Can you post others’ work? It depends

Wednesday, May 4, 2011

A free press has to make a buck.

Reporters, editors and photographers who produce content have to be paid. Some of that pay has come from single-copy sales and subscriptions of newspapers, but even news organizations that post material on the Web for free count on revenue from adjoining ads to help offset the cost of the journalism.

But what happens when others appropriate photos or articles, often in their entirety, for their own websites? These sites and blogs sometimes credit the originating publications, but they don’t pay for what they post.

What can news organizations do about that? Increasingly, they’re considering litigation.

The New York Times reported this week about Righthaven, a company that secures copyrights on materials produced by news media and then sues alleged violators. Righthaven has been criticized as being predatory for filing more than 200 federal lawsuits over material from newspapers in Las Vegas and Denver, allegedly posted without permission.

But Righthaven’s tactics and sometimes unsuspecting targets obscure the bigger issue. How will courts reconcile copyright law and the First Amendment right to disseminate news and information freely?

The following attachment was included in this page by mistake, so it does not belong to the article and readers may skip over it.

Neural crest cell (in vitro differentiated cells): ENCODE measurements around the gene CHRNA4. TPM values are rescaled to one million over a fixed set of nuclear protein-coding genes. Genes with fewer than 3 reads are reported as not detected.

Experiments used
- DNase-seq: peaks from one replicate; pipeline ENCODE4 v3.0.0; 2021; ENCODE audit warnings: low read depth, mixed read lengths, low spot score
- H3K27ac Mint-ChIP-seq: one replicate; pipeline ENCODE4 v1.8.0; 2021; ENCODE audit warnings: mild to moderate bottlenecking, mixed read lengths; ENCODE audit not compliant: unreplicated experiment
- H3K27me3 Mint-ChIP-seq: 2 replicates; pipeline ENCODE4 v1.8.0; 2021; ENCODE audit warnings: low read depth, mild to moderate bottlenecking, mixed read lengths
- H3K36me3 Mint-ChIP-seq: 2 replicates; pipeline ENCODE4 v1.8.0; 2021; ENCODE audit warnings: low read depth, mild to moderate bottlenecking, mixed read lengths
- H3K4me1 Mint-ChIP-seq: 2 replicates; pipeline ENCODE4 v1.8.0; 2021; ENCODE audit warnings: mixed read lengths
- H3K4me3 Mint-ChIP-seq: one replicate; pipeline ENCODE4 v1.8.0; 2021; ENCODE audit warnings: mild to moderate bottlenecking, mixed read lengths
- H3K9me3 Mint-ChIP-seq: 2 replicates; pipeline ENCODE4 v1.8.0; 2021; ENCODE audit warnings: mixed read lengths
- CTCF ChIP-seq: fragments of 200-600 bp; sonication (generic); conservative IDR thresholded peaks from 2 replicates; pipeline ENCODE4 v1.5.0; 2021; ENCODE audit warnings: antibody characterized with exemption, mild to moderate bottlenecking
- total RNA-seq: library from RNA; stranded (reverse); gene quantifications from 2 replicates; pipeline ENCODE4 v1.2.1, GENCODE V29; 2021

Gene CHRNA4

Copyright law and the guarantee of a free press have been core components of our democracy for more than two centuries. In fact, copyright even precedes the Bill of Rights.

The Constitution of the United States ratified in 1789 guaranteed copyright protection for creative work in America. The Founding Fathers recognized that if a young and vibrant nation wanted to encourage literature and creative thought, it would need to protect the creative process. Who would write a book if others could steal it?

Yet from the very beginning, there was also recognition that no guarantee to authors or creators could be allowed to short-circuit the marketplace of ideas. That’s why the concept of “fair use” is so critical. It’s a legal principle that permits the use of copyrighted materials in limited ways to advance the public good.

So the key questions in any litigation over the unauthorized use of news articles will come down to this: Does the lifting of a news story or photograph violate the copyright guarantee that creators of content will be compensated, or is the use protected as an exercise of freedom of the press, sharing important news with a wider audience?

If some of those targeted by Righthaven refuse to settle and make their case in court, the concept of fair use will loom large.

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